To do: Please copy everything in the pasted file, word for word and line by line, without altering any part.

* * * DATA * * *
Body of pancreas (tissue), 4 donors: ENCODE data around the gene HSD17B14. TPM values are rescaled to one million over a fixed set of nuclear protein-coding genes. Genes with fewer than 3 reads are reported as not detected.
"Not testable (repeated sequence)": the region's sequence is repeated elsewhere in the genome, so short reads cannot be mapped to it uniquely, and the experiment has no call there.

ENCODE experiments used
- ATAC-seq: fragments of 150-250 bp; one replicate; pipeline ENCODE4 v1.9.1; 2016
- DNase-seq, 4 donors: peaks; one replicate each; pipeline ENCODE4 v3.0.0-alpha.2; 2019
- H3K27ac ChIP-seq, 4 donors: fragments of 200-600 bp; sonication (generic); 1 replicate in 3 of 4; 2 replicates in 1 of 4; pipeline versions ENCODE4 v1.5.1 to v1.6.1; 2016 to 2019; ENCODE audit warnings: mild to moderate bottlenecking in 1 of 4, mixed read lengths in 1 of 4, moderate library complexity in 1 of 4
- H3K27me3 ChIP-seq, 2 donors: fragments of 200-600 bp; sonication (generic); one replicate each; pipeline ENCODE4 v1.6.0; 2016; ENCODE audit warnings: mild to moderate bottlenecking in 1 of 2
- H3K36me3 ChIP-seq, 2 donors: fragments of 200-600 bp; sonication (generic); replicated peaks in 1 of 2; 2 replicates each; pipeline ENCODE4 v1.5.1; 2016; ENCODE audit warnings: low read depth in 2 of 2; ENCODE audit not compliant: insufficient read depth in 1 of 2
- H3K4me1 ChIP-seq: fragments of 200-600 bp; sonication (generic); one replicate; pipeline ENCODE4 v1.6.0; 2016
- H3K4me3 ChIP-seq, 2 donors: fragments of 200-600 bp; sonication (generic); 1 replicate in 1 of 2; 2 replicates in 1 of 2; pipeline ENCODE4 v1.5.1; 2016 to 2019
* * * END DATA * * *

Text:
Body of pancreas (tissue), 4 donors: ENCODE data around the gene HSD17B14. TPM values are rescaled to one million over a fixed set of nuclear protein-coding genes. Genes with fewer than 3 reads are reported as not detected.
"Not testable (repeated sequence)": the region's sequence is repeated elsewhere in the genome, so short reads cannot be mapped to it uniquely, and the experiment has no call there.

ENCODE experiments used
- ATAC-seq: fragments of 150-250 bp; one replicate; pipeline ENCODE4 v1.9.1; 2016
- DNase-seq, 4 donors: peaks; one replicate each; pipeline ENCODE4 v3.0.0-alpha.2; 2019
- H3K27ac ChIP-seq, 4 donors: fragments of 200-600 bp; sonication (generic); 1 replicate in 3 of 4; 2 replicates in 1 of 4; pipeline versions ENCODE4 v1.5.1 to v1.6.1; 2016 to 2019; ENCODE audit warnings: mild to moderate bottlenecking in 1 of 4, mixed read lengths in 1 of 4, moderate library complexity in 1 of 4
- H3K27me3 ChIP-seq, 2 donors: fragments of 200-600 bp; sonication (generic); one replicate each; pipeline ENCODE4 v1.6.0; 2016; ENCODE audit warnings: mild to moderate bottlenecking in 1 of 2
- H3K36me3 ChIP-seq, 2 donors: fragments of 200-600 bp; sonication (generic); replicated peaks in 1 of 2; 2 replicates each; pipeline ENCODE4 v1.5.1; 2016; ENCODE audit warnings: low read depth in 2 of 2; ENCODE audit not compliant: insufficient read depth in 1 of 2
- H3K4me1 ChIP-seq: fragments of 200-600 bp; sonication (generic); one replicate; pipeline ENCODE4 v1.6.0; 2016
- H3K4me3 ChIP-seq, 2 donors: fragments of 200-600 bp; sonication (generic); 1 replicate in 1 of 2; 2 replicates in 1 of 2; pipeline ENCODE4 v1.5.1; 2016 to 2019